With the overwhelming activity of music streaming platforms, and the rumoured business actions in the future, it was only a matter of time until a global technology company also joined the frenzy. Entering the market with big players such as Spotify, SoundCloud and TIDAL, it is now Facebook is is double its efforts to enter the music industry in a big way.
Sourcing from Bloomberg, the social network is after “A deal [that] would govern user-generated videos that include songs and potentially pave the way for Facebook to obtain more professional videos from the labels themselves.”
Motivated to continue prioritising their video content, the medium gives them more opportunity monetise their product. Challenging their primary competition, with Google’s ownership of YouTube, its active user base of around two billion people makes the prospect of Facebook in music licencing market very lucrative.
However, there are a handful of significant implication to consider on the topic.
Threatening the $70 billion a year industry of televised advertising, the move would also have a major impact on the YouTube platform. Able to match, or even exceed the $1 billion in advertisement revenue of the market leader, Facebook’s entry would be a major shake-up of the monopoly Google currently has. Also opening the door to combine its other platforms of SnapChat and Twitter, the prospect is one that will come under great scrutiny.
With the potential of now licensing rights to a second tech company to provide free streaming could negatively impact revenue streams from paid services like Spotify and Apple Music for the respective labels. In addition, the protection of copyright on a site such as Facebook is more than a complicated matter. Bloomberg notes the concerns of the latter point:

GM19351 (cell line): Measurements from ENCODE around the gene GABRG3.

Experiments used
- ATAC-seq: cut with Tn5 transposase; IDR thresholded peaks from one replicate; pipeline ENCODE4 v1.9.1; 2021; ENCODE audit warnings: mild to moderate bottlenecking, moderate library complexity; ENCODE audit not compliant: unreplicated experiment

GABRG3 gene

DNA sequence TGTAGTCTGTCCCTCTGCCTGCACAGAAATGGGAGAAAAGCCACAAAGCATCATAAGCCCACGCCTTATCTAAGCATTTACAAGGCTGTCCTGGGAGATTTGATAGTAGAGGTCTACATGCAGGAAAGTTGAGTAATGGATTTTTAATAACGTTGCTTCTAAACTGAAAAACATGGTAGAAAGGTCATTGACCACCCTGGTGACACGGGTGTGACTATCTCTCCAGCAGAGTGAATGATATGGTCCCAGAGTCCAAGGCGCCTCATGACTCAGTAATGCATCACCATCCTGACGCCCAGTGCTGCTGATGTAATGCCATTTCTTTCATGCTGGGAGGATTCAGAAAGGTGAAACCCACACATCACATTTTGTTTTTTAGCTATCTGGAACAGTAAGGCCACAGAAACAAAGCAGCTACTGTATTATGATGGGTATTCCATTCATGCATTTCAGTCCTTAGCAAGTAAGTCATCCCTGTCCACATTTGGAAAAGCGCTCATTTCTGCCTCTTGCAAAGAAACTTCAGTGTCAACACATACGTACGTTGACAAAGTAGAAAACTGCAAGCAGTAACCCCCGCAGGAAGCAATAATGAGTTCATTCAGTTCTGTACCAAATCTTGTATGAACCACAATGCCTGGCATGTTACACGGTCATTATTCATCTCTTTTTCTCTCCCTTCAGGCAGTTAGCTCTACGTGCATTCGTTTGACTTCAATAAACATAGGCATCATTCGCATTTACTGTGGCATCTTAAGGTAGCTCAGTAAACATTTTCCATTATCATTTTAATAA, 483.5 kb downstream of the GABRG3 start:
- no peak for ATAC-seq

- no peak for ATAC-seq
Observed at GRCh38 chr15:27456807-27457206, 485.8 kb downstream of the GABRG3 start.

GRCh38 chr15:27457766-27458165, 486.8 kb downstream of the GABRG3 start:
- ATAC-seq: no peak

“For Facebook to obtain professional video — both music and otherwise — it may have to alleviate concerns about how clips will be presented. At the moment, most Facebook users see videos in their newsfeed, where a clip from a TV show may be followed by a baby photo and then a friend complaining about romantic frustrations.
Facebook must also finish a system to police copyright-infringing material akin to Content ID, the system used by YouTube. Videos on the site already feature a lot of music for which artists don’t receive royalties — a major source of tension.”
Pivotal to its successful implementation and acceptance, Facebook’s relationship with major labels will be central to its success. Able to leverage to a greater effect than SoundCloud, the sheer size of the tech giant will more likely allow them to ink deals with major imprints.
In saying that, there is also a hope, and opportunity, for Facebook to begin “…licensing music for the entire site,” as David Israelite, President of the National Music Publishers Association (NMPA) stated to Bloomberg. Possibly running into difficulties due to Facebook’s deal through the Digital Millenium Copyright Act, which doesn’t hold sites like Facebook and YouTube responsible for hosting pirated material.
While much more could be mentioned, the future of music access could be vastly different in only a couple of years. In turn, demanding a full picture is taken by all stakeholders in the action.